Report Reveals Foods Most Likely To Be Fraudulent

An analysis of the first known public database collecting reports on food fraud and economically-inspired adulteration in the industry has revealed the ingredients most likely to be at the center of such scams, the US Pharmacopeial Convention (USP)– the organization that created the database — announced in an April 5 press release.
According to the USP’s review of scholarly journal reports, the full results of which were published in the April issue of the Journal of Food Science, the seven ingredients most involved in cases of food fraud are: olive oil, milk, honey, saffron, orange juice, coffee, and apple juice.
A Huffington Post report listed some of the primary adulterants in each of those seven ingredients:
– Olive oil – deodorants, corn oil, hazelnut oil and palm oil
– Milk – whey, bovine milk protein, melamine and cane sugar
– Honey – high-fructose corn syrup, glucose, fructose, and more
– Saffron – sandlewood dust, starch, yellow dye, gelatin threads, and more
– Orange juice – fungicide, grapefruit juice, marigold flower extract, corn sugar and paprika extract
– Coffee – chicory, roasted corn, caramel, malt, glucose, leguminous plants and maltodextrins
– Apple juice – arsenic, high-fructose corn syrup, raisin sweetener and synthetic malic acid‘s Rob Neill notes that the study was commissioned by the Department of Homeland Security.
For the purposes of the study, food fraud is defined as a “collective term that encompasses the deliberate substitution, addition, tampering or misrepresentation of food, food ingredients or food packaging, or false or misleading statements made about a product for economic gain,” the Huffington Post added.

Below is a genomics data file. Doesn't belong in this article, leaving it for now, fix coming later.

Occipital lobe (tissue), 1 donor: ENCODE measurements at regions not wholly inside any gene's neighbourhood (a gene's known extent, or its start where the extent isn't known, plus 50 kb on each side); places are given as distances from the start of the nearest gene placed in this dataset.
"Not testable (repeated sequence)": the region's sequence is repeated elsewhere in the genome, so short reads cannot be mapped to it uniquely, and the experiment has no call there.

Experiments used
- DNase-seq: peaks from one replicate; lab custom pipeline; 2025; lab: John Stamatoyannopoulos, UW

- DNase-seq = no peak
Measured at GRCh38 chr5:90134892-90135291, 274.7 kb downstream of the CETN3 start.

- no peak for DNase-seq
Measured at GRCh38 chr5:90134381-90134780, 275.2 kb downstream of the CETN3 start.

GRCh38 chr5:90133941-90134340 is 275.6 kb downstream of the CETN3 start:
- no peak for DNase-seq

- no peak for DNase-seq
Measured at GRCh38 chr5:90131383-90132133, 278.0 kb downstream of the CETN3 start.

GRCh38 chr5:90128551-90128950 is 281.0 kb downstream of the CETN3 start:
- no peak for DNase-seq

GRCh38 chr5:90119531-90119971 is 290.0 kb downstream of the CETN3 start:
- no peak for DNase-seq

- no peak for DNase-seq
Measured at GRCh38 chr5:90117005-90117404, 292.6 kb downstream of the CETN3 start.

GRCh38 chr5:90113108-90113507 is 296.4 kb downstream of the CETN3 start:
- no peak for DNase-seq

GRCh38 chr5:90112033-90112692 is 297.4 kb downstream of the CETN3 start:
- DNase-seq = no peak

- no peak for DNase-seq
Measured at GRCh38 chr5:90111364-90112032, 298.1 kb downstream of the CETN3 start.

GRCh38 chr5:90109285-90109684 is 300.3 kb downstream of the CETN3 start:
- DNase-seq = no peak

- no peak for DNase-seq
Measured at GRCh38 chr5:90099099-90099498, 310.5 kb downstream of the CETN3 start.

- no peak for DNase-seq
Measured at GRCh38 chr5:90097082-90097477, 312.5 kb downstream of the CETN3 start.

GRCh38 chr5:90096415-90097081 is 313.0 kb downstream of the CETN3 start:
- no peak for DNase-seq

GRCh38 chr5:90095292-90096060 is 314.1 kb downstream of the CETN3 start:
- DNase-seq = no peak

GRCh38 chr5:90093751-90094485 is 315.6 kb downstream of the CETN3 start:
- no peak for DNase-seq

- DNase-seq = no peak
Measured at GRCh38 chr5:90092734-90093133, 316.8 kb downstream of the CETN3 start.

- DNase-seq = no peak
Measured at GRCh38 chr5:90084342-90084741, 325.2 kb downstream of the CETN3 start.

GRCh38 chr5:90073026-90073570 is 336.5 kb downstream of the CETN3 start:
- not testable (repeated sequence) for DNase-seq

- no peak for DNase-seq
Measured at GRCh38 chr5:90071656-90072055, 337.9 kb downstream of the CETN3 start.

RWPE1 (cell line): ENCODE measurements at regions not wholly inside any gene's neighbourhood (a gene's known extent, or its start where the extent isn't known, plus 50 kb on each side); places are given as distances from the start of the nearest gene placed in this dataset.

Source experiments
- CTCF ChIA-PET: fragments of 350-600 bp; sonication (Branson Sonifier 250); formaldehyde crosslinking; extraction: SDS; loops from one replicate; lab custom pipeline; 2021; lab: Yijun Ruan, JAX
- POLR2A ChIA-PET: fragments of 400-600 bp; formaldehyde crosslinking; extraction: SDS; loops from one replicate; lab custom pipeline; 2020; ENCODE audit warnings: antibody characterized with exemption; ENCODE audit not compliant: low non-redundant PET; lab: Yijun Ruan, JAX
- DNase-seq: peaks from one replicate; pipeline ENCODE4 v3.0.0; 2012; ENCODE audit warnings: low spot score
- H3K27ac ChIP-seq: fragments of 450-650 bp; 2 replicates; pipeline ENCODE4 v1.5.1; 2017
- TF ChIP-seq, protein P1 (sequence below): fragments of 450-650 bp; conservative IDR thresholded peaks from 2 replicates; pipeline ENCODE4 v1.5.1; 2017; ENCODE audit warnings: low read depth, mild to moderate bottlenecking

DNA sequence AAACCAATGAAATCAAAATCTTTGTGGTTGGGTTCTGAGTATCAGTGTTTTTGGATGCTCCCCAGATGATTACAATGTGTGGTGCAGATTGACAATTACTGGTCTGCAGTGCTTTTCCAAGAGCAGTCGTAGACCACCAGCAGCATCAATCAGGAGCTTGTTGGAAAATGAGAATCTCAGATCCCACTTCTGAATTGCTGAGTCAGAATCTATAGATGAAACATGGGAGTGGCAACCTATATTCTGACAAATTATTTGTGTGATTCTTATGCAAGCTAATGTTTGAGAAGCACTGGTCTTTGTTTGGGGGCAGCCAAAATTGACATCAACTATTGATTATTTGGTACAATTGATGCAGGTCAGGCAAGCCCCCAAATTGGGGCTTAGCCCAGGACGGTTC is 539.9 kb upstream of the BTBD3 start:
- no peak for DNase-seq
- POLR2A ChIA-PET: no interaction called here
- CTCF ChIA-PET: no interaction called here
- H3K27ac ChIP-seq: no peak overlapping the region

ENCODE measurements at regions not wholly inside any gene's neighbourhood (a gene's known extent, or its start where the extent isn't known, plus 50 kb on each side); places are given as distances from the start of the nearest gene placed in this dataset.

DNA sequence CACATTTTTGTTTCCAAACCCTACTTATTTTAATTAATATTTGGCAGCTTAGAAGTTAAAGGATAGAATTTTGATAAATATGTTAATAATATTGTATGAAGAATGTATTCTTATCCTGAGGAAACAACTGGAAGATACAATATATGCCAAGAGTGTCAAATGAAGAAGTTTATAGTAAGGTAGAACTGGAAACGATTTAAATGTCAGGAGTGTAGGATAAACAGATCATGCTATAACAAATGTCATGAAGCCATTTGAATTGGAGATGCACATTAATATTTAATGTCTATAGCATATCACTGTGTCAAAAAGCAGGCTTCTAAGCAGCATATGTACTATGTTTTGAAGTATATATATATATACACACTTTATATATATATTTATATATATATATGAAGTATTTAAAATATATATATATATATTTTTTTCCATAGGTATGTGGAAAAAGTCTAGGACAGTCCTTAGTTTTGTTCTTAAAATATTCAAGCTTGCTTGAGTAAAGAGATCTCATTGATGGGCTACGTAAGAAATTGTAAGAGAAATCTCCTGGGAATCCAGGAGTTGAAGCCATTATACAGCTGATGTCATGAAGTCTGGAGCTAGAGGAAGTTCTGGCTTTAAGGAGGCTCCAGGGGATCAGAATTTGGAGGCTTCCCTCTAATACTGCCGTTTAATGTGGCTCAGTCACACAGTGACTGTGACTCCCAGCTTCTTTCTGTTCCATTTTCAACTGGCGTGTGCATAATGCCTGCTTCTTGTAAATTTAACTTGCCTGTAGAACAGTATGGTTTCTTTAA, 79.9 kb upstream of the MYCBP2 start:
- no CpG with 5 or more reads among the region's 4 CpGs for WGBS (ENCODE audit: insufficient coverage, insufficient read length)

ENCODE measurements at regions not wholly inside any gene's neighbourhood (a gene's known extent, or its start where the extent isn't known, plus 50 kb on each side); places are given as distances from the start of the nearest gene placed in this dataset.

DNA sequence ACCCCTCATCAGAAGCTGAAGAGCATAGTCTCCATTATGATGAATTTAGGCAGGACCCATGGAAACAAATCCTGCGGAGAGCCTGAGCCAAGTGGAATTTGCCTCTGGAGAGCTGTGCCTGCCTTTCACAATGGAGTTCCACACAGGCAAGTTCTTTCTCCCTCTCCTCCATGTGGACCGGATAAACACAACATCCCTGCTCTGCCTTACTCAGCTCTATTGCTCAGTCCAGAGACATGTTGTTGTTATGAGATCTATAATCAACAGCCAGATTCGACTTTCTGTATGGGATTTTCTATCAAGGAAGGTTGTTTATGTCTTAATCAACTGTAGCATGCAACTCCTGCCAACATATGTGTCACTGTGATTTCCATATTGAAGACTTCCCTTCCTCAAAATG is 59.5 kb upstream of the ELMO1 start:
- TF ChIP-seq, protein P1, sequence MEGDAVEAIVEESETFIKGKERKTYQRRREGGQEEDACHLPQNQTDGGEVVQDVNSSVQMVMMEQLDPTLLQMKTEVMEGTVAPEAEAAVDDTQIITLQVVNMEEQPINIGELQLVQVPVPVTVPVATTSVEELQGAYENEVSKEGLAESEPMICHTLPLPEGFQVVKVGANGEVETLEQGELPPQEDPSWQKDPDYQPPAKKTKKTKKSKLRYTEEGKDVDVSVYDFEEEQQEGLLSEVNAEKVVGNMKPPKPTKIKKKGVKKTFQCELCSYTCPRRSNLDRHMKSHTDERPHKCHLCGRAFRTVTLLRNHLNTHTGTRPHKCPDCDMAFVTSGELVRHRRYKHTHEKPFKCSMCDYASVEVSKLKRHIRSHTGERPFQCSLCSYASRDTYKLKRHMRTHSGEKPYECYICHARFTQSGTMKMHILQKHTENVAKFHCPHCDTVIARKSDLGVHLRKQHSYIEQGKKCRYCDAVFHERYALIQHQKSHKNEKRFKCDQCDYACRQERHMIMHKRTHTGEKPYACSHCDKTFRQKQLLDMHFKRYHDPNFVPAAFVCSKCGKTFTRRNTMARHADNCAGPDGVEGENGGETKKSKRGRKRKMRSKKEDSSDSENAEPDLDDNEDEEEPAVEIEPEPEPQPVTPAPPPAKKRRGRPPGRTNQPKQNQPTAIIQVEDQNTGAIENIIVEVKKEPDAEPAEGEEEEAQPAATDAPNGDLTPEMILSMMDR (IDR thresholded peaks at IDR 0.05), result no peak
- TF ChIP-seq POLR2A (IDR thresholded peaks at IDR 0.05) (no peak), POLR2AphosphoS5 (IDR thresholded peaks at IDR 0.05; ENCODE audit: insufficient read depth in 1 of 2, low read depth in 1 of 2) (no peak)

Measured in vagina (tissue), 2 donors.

“This database is a critical step in protecting consumers,” Dr. John Spink of Michigan State University, one of the researchers involved in the study, said in a statement.. “Food fraud and economically motivated adulteration have not received the warranted attention given the potential danger they present.”
“We recently defined these terms and now we are defining the scope and scale,” he continued. “As many do not believe a concept or risk exists if it does not appear in a scholarly journal, we believe that publication of this paper in the Journal of Food Science will allow us to advance the science of food fraud prevention.”
“Well-designed compendial testing approaches can be very powerful tool for guarding against food fraud,” added lead author Dr. Jeffrey C. Moore. “Their potential to detect both unknown and known adulterants is a significant benefit in an environment where no one knows and is worried about what harmful adulterant criminals will use to create the next generation of fake food ingredients.”
The USP Food Fraud Database can be viewed online at

Leave a Reply

Your email address will not be published. Required fields are marked *